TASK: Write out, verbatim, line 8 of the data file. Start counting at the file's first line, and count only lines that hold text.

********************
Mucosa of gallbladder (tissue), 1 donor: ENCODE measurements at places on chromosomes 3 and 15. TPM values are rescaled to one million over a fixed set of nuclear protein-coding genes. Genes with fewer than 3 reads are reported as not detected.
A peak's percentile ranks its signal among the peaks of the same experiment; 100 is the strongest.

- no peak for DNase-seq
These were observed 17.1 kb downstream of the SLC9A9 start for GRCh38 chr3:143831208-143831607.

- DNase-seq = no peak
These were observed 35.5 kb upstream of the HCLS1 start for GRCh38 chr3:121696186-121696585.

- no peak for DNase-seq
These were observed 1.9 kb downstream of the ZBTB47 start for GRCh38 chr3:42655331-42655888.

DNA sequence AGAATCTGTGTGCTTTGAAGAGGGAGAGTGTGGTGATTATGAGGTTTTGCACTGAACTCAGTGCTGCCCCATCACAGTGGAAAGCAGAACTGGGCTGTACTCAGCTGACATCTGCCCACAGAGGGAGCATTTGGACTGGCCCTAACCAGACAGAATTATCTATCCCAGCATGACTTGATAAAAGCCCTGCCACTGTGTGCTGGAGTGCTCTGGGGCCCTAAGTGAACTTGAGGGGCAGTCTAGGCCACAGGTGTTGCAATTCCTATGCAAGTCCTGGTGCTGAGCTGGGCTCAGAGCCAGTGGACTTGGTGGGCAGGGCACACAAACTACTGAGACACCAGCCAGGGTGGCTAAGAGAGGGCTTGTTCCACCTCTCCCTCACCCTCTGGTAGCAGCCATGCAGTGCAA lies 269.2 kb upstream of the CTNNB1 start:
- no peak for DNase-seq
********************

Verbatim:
These were observed 1.9 kb downstream of the ZBTB47 start for GRCh38 chr3:42655331-42655888.